Just Make Something

Wil Wheaton has an interesting blog post about “Get Excited and Just Make Things”. In it, he outlines the changes that have come courtesy of the Internet that make it possible for individual people or small teams to build and distribute “things” (either electronic or physical) in way that couldn’t be done even just a few years ago. While “Big Business” still has an upper hand through the traditional channels, there are still plenty of opportunities for “the little guy” to succeed and thrive. As Wil points out, no longer do you have to worry about distribution, shelf space, etc. For physical objects, you still have to deal with manufacturing (even if it is just assembling the “thing” at your kitchen table), but depending on the scale or scope of what you are doing, building a physical object isn’t necessarily a large hurdle. There are still issues around scaling up, if you have a desire for that, but there is typically the option to sell your idea to someone bigger, and let them handle the issues of scale.

Building apps for  smartphones, tablets and MacOS, is an example of where you can “get excited and make things”. Apple, Google et. al. offer some kind of virtual storefront for people who build apps for these different platforms. What you have to concentrate on, as a developer, is building the thing and building the product awareness (aka marketing). But, Apple or Google who whoever will take care of distribution, installation and payments. You don’t have to become a VISA/MasterCard/Amex merchant, set up (or find a hosting service) for your site, deal with install, etc. You don’t have to deal with people who use a credit card, take your product and then dispute the charge, leaving you on the hook. You don’t have to figure out why your app won’t install on the user’s device. Someone else does all that, and the price you pay is some percentage of the MSRP. Believe me, after having done the “distribute software via CD” thing a few times, even 30% is worth the price.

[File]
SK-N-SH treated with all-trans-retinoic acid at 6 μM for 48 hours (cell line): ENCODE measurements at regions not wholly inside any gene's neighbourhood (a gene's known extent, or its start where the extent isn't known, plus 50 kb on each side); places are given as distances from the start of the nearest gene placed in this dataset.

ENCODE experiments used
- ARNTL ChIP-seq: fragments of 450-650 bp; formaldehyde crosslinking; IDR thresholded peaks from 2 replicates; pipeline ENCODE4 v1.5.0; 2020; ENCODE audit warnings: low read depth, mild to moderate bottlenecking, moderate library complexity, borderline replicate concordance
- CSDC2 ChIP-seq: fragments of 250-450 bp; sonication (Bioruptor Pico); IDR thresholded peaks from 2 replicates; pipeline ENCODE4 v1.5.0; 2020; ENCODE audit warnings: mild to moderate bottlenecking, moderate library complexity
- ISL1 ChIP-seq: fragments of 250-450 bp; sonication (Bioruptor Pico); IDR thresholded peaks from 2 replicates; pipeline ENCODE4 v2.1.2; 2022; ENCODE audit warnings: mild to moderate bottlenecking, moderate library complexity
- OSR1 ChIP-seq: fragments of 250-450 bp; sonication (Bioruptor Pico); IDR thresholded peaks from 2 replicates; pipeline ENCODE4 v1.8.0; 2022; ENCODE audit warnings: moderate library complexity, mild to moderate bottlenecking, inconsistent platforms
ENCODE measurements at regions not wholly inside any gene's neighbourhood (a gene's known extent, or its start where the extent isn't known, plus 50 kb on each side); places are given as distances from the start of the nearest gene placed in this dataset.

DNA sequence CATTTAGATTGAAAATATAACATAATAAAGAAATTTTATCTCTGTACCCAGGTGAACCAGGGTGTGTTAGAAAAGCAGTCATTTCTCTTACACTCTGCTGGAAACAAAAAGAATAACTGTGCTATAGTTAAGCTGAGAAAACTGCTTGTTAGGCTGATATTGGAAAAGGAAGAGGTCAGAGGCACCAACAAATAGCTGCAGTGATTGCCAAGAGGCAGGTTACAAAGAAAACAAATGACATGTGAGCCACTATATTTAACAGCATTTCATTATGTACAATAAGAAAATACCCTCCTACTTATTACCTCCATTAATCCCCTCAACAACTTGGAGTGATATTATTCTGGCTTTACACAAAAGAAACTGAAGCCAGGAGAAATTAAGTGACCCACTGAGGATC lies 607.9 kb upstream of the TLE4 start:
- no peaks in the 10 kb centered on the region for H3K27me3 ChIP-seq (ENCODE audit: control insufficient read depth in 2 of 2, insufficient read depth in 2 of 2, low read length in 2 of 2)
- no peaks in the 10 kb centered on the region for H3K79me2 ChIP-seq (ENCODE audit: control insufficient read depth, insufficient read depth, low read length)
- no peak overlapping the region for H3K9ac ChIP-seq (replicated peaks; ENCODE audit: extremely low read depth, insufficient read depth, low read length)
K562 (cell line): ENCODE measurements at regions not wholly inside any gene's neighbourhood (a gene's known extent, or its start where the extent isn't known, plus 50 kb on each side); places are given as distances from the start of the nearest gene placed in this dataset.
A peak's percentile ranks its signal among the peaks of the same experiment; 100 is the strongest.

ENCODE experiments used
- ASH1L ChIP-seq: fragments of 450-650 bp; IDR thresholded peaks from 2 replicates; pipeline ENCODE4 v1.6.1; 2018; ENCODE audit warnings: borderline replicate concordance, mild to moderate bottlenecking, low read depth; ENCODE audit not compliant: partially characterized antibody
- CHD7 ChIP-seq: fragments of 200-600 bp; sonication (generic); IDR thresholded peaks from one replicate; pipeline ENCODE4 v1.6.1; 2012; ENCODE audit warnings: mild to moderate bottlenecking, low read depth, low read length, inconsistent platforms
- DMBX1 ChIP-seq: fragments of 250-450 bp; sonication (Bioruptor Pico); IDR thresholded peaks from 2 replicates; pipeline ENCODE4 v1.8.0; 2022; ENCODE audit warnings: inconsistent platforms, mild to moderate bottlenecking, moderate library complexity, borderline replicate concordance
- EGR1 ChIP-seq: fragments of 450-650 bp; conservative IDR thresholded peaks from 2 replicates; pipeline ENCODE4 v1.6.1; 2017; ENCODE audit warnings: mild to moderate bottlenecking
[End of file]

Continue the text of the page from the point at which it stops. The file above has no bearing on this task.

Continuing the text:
As evidenced by the number of apps on the iTunes App Store (500,000 and climbing), plenty of people are scratching an itch. They are getting excited and making things. Here’s hoping more people follow Wil’s advice.